DETROIT — For the first time in the 14-year history of the Hank Aaron Award — given annually to the best overall hitter in each league — both winners were busy facing one another in the World Series.
At a news conference held before Game 3 at Comerica Park, MLB commissioner Bud Selig, executive vice president of player development Frank Robinson and Hammerin' Hank himself presented trophies to the Giants' Buster Posey and the Tigers' Miguel Cabrera for their offensive prowess in 2012. Interestingly, Cabrera and Posey took turns at the podium, rather than sharing it. They did shake hands during a ceremony at home plate before the game.
Posey led the National League with a .336 batting average while hitting 24 home runs and driving in 103 runs this season. Cabrera won baseball's first triple crown since 1967, leading the American League in average (.330), homers (44) and RBIs (139); he was honored for that at the news conference, too.
"I'm just humbled that Hank Aaron knows who I am," Posey said. "Growing up in Georgia, he's a legend everywhere, but even more so there."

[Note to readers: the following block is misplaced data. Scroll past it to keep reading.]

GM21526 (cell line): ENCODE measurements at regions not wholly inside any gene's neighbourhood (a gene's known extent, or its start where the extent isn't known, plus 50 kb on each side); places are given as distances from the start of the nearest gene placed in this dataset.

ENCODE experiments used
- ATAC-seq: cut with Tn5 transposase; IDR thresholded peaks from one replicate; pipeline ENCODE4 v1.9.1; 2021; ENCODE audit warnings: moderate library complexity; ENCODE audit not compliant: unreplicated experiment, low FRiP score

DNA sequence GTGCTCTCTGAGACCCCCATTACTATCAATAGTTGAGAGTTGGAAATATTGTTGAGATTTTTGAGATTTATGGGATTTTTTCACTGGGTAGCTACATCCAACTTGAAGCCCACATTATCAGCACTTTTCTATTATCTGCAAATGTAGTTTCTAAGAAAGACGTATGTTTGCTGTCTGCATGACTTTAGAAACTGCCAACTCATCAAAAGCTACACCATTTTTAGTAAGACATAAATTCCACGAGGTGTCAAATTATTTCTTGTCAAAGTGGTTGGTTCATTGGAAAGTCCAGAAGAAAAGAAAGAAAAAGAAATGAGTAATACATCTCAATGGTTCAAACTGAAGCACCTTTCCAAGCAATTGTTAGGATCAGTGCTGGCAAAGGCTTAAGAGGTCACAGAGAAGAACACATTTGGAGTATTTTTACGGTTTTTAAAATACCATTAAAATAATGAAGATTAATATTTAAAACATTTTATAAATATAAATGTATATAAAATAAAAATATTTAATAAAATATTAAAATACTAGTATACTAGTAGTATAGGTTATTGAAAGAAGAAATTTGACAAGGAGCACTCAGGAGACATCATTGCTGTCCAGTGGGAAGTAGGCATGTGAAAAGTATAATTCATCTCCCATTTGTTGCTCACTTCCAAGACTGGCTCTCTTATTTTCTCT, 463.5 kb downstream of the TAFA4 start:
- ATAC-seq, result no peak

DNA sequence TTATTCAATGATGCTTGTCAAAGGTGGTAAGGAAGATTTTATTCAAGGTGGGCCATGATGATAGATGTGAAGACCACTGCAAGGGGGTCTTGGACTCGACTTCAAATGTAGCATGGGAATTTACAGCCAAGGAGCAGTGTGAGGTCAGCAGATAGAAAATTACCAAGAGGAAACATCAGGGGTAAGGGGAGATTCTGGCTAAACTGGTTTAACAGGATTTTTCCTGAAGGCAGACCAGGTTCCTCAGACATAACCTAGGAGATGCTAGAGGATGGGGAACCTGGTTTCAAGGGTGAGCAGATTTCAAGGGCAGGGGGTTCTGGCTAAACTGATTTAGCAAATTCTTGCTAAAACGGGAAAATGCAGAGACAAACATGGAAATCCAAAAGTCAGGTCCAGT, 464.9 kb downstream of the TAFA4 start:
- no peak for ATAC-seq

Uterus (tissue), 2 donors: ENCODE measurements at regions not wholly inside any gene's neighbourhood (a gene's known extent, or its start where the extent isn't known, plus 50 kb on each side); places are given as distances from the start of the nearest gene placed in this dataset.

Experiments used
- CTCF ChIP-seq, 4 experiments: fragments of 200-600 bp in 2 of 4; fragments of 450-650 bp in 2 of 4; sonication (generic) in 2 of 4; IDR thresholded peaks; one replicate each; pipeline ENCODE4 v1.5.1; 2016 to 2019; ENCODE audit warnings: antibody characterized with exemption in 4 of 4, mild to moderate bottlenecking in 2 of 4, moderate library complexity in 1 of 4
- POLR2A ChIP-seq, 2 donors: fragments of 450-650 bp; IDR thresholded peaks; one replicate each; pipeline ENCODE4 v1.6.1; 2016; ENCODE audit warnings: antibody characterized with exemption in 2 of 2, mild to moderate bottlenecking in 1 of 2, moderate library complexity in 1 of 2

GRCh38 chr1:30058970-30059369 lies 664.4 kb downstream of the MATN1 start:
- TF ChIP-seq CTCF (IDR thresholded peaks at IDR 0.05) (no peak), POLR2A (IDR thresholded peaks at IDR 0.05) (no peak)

CAN'T COOL DOWN A HOT TEAM
It was nippy in Motown on Saturday — 47 degrees at first pitch, with a steady wind blowing out to right field.
OK, that's not quite wintry. Icicles were not hanging from the dugout rails. But look at it this way: Game 3 was the coldest Giants postseason game at least as far back as the 1989 playoffs, when temperature became part of the official game box. The players wore hoodies while shagging balls before the game, and some wore knit caps while they took batting practice.
"Yeah, I haven't worn sleeves the whole year, fortunately, but that's going to change," Max Scherzer, Detroit's projected Game 4 starter, said before Saturday's game. "I'm going back to all the tricks I did in college (at the University of Missouri) — numerous 40-degree games there. It'll be a challenge, just like what everybody has to do to battle this cold weather."
TO HECTOR GO THE SPOILS
Hector Sanchez found himself in an unfamiliar position Saturday night, with his bat at the ready and his glove safety tucked away for another day.